We all plan out our lives, whether it is the routine we use at work, getting the kids to bed and then up again for school, or what we will do on vacation, we all have a plan. What happens when that plan doesn’t work, or something happens that means those plans need to be changed? Do you get stressed or just “go with the flow?”
There are times when no matter how well you have activities planned, something will happen that throws a wrench into the pot — it can be job loss, car problems, an accident, a fire, natural disaster, or someone made a mistake.
In dealing with problems I have noticed there are those who get stressed, angered, frustrated, and do not cope well. There are others that may feel frustrated but seem to be more flexible, adapt where necessary, and continue on without experiencing much stress.
Why is it people are so diverse on how they cope with problems that arise in their life? Is it learned from when they were children observing their parents? Is it their natural personality? Is it something that happened in their lifetime that impacted their manner of handling stress?
In my opinion, it is all of these combined together to create a personality and coping ability that is unique to each person. A person’s everyday lifestyle, economic level, personal experiences, and childhood combine together and impact how each person will handle different challenges as they occur. The same challenge may be handled with ease by one person, but create immense stress in another. There is no right or wrong, it simply is.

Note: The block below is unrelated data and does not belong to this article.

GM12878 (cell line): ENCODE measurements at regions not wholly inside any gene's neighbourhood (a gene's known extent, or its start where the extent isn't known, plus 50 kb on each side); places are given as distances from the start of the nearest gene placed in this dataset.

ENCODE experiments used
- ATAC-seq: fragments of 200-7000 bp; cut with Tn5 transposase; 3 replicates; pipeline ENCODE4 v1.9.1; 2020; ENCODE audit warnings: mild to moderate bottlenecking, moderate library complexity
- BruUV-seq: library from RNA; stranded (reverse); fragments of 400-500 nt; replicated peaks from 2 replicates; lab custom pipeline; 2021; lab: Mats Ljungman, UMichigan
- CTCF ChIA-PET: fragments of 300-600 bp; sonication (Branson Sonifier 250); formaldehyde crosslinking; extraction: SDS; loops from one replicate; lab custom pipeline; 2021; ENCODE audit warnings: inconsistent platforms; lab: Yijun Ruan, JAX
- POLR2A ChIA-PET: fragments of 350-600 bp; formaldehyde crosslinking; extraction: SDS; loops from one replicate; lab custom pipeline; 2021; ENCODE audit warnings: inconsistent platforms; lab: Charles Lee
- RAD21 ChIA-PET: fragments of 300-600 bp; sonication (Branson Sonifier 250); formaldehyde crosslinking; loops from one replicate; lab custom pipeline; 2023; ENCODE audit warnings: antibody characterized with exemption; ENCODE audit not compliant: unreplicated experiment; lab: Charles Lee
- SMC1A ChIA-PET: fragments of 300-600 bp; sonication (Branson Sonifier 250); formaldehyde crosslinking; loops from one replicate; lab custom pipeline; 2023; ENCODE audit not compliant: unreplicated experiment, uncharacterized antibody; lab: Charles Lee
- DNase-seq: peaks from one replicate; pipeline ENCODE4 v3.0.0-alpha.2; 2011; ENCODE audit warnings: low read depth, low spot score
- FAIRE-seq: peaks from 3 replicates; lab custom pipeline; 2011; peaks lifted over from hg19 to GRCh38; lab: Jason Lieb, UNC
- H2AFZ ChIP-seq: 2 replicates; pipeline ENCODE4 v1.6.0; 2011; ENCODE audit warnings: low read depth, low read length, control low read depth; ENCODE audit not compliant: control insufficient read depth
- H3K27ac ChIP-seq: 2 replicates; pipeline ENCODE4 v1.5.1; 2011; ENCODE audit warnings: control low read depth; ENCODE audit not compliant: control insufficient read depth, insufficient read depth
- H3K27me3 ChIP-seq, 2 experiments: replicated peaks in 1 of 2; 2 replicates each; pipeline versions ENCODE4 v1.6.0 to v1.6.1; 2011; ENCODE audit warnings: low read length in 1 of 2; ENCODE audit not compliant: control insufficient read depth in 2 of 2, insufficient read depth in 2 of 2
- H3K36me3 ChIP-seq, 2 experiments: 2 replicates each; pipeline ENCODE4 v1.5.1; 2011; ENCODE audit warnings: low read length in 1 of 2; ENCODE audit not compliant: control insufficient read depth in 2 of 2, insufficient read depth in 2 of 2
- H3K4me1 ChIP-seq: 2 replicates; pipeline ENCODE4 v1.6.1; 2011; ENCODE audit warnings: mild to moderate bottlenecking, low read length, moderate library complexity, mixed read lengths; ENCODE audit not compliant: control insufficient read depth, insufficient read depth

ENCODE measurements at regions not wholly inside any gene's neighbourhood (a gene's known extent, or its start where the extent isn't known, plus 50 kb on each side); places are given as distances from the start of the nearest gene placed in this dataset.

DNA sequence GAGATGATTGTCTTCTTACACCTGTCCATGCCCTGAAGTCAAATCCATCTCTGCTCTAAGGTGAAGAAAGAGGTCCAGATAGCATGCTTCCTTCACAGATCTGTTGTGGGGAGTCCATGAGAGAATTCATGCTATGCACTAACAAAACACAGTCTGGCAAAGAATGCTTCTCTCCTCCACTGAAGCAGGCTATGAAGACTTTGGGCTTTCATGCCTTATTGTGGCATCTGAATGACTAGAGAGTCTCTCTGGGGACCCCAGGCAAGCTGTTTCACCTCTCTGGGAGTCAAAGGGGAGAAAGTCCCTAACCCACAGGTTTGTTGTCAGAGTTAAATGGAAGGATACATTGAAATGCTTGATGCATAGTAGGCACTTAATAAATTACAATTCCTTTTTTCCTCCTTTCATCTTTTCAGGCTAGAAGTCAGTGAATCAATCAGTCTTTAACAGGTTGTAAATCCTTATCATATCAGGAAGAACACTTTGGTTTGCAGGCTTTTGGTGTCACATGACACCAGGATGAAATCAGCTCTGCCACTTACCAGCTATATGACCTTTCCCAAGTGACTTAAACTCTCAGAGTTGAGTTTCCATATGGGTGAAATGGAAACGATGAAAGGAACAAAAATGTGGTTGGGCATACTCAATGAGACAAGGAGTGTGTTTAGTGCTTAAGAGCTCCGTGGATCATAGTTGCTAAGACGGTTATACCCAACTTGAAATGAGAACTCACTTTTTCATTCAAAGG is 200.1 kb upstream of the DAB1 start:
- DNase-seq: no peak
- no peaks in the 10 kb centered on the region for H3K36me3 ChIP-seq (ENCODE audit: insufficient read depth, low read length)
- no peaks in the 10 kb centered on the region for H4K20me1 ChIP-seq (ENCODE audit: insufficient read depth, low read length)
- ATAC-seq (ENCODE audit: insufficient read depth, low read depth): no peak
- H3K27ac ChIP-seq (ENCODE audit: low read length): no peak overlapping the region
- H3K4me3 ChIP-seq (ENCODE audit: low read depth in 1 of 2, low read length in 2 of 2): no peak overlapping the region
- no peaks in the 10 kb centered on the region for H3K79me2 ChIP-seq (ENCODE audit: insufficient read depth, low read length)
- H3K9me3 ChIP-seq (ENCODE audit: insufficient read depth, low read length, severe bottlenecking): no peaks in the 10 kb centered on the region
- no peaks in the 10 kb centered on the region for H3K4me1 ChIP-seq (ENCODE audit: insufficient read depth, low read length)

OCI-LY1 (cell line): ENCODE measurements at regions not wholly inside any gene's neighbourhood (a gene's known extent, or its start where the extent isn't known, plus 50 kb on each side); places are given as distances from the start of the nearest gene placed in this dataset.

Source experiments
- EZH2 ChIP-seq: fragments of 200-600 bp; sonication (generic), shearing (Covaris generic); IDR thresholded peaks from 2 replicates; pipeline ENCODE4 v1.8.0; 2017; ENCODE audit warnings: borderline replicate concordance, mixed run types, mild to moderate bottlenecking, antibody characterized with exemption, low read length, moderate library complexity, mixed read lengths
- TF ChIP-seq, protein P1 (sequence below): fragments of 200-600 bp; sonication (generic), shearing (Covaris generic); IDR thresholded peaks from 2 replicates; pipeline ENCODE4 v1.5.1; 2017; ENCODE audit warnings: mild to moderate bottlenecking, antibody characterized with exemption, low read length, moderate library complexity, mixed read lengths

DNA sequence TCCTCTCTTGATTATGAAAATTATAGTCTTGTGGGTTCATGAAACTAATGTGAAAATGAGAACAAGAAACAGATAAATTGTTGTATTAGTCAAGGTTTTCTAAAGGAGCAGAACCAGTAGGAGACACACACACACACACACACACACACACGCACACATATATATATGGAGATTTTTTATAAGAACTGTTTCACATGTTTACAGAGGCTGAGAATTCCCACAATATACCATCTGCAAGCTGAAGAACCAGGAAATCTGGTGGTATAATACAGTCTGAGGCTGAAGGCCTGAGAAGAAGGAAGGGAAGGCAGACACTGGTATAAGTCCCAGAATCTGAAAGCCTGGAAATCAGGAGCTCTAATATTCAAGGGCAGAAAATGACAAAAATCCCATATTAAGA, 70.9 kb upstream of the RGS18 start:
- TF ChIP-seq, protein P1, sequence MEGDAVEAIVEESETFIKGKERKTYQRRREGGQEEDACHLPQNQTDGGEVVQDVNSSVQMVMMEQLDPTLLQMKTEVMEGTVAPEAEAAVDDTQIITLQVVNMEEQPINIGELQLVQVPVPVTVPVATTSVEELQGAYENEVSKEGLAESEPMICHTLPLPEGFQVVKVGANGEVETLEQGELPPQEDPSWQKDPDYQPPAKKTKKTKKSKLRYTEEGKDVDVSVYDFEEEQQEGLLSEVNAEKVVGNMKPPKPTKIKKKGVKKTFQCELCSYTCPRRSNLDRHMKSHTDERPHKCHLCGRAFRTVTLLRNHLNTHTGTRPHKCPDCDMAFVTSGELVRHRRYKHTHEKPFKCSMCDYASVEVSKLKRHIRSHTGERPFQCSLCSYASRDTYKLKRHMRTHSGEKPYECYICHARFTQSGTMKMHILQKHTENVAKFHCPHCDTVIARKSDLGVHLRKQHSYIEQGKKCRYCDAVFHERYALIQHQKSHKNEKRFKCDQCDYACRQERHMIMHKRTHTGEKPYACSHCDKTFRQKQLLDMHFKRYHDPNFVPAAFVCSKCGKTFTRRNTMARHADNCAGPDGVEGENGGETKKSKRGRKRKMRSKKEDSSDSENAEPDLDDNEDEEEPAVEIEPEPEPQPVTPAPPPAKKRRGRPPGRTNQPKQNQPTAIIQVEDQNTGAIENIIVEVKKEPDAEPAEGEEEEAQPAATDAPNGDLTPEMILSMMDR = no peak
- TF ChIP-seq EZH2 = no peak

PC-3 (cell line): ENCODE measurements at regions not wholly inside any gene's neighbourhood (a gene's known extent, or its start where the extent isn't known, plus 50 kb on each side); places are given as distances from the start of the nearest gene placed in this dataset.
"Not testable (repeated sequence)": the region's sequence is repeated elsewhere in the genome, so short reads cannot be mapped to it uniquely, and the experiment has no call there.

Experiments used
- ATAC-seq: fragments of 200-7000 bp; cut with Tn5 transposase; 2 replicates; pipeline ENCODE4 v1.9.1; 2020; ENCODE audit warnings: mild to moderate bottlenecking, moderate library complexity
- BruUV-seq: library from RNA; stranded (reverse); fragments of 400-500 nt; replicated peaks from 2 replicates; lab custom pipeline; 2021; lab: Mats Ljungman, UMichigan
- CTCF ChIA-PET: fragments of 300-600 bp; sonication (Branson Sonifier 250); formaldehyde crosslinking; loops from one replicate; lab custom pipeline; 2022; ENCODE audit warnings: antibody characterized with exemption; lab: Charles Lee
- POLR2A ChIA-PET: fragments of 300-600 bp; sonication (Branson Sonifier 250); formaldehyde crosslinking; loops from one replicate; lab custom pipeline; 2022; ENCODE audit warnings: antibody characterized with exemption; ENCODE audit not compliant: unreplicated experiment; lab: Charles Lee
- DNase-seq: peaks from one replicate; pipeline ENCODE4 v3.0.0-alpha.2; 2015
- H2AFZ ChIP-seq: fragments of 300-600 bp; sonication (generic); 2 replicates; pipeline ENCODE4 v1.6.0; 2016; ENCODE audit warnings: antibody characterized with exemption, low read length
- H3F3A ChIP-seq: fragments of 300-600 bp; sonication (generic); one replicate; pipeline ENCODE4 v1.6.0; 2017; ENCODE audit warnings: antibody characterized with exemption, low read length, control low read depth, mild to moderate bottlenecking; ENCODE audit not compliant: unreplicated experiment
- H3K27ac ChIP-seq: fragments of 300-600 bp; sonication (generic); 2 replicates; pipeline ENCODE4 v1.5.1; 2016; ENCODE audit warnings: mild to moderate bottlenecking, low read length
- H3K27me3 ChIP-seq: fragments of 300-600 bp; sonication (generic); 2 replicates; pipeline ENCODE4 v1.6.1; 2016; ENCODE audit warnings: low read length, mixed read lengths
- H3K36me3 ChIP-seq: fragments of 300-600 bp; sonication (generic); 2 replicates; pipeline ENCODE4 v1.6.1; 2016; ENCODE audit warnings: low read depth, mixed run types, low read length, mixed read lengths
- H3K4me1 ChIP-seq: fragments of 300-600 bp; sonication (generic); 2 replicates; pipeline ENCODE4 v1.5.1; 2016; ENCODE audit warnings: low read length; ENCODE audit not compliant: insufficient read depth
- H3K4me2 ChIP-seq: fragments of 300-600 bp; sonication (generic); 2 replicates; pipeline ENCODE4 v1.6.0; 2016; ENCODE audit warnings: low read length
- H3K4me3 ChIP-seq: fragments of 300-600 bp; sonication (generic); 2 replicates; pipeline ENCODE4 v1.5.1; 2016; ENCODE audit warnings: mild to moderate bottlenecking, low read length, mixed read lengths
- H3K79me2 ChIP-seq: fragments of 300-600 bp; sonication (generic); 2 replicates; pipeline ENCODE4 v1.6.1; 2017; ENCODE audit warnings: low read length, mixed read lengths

A person who has always lived a financially strong life will likely find it difficult to handle a sudden loss of income that leaves them unable to purchase everything they need, much less want but don’t need. A person who grew up in a low income family or has spent the majority of their adult life with financial struggles would also find loss of income difficult, but they are more prepared mentally and emotionally to handle dealing with meager funds.
Someone who grew up in an environment where every minor problem was over-exaggerated into a major catastrophe will likely not have the coping mechanisms of someone who grew up in an “accidents will happen” and “life goes on” mindset. The first would teach you to always be on edge and the person will likely “fly off the handle” at bumps in the road, while the second is more likely roll with whatever life throws at them. While there is not a right or wrong personality, it is likely that the person with better coping mechanisms will have a less stressful life.
What about someone who has encountered war, been in a horrible accident, experienced death of a loved one, or been assaulted? There are uncountable incidents that could happen to a person which may have a profound effect on their way of thinking, what they fear, what angers them and how they react to various events. Those lifetime encounters impact their way of thinking, how they plan their life and how flexible they are.
Whatever your personality type and how well you cope with upsets to your daily or lifetime plans, keep in mind that the more flexible you are, the happier you will likely be. Stress is normal in life, and there will be times when the best laid plans are disrupted. Allowing those disruptions to create undue stress can make you more irritable and does nothing to resolve the problem. Stay calm, focus on the solution, and make adjustments where needed. Remember, flexibility does not always, but can, result in something better than you originally planned.